"Swimming with the Fishes"
It takes about 10 minutes of brisk walking from the 14th Street Station at Eighth Avenue to reach the Labyrinth Theater on Bank Street but Dolphins and Sharks, a new play by James Anthony Tyler, will definitely reward you for the effort. It’s not a particularly original work, being a workplace drama such as regularly appears on New York stages—like Rasheeda Speaking, Toast, My Manana Comes, Skeleton Crew, To the Bone, Exit Strategy, and so many others—but it holds together so well and is so smartly acted and staged it stands out among the crop of recent Off-Broadway openings.
|Chinaza Uche, Pernell Walker. Photo: Monique Carboni.|
If you’re familiar with the Labyrinth you’ll know that it likes to alter its audience-performance arrangements for each new production. Thus, to get to its seats, the audience at Dolphins and Sharks must bypass piles of cartons and packing material as they enter the fluorescently-lighted premises of Harlem Office. Marsha Ginsberg’s set resembles a typical office supplies store, with slatted white walls, seedy carpeting, a windowed manager’s office, and even a windowed wall with a door supposedly leading to the street outside. Copy machines fill much of the space, video screens hang here and there, and a worker stands at the cash register counter, sharpening pencils as Pretty Lady plays on a nearby monitor. And, thanks to costumer Zulema Griffin, everyone dresses exactly as they would in such an everyday space.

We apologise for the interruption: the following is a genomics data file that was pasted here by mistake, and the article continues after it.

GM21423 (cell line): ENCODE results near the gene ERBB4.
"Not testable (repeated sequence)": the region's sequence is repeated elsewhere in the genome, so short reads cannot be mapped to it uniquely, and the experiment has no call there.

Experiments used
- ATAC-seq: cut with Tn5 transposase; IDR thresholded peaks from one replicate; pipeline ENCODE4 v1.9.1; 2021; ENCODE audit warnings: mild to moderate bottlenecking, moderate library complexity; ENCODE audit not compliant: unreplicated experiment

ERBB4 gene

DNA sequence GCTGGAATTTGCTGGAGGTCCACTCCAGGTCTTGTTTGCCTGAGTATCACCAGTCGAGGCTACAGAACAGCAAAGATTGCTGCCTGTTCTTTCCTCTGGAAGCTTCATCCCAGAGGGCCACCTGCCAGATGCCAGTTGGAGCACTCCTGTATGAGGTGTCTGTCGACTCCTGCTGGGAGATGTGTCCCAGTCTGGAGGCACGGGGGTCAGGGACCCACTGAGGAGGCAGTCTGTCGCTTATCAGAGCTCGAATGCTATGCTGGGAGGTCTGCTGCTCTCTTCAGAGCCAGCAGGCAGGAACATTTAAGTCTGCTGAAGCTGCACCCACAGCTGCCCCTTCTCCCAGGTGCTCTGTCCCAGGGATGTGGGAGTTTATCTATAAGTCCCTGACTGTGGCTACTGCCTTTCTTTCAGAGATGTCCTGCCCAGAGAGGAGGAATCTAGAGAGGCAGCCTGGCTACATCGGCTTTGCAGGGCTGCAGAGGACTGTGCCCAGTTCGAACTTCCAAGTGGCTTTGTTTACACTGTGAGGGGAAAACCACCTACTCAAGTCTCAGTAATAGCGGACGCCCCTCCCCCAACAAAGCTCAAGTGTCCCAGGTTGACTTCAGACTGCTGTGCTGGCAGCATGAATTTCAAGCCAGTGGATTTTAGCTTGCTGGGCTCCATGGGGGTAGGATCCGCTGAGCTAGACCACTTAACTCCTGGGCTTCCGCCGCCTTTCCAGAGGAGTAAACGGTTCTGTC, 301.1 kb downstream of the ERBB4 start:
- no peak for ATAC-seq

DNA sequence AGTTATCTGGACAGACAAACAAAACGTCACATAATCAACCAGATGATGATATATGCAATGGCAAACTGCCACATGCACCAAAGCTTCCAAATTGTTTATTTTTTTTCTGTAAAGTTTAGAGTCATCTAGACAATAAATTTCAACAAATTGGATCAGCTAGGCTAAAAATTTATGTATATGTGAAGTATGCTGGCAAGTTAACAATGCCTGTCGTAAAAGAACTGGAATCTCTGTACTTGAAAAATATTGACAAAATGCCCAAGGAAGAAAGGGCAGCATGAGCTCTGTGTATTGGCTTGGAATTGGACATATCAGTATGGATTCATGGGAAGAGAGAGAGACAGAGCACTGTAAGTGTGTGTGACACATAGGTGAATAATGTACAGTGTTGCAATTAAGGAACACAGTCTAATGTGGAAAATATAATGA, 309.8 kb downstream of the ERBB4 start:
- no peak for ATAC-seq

|Cesar J. Rosado, Flor De Liz Perez. Photo: Monique Carboni.|
Of course, you’ll soon notice that maybe things aren’t quite as realistic as they appear. Only one customer, who’s present most of the time, ever appears; the only thing the business seems to do is make copies on machines that keep jamming; and only a few, limited office supplies are visible. But there’s enough detail to create a convincing arena in which the play’s five characters enact their personal and interpersonal issues.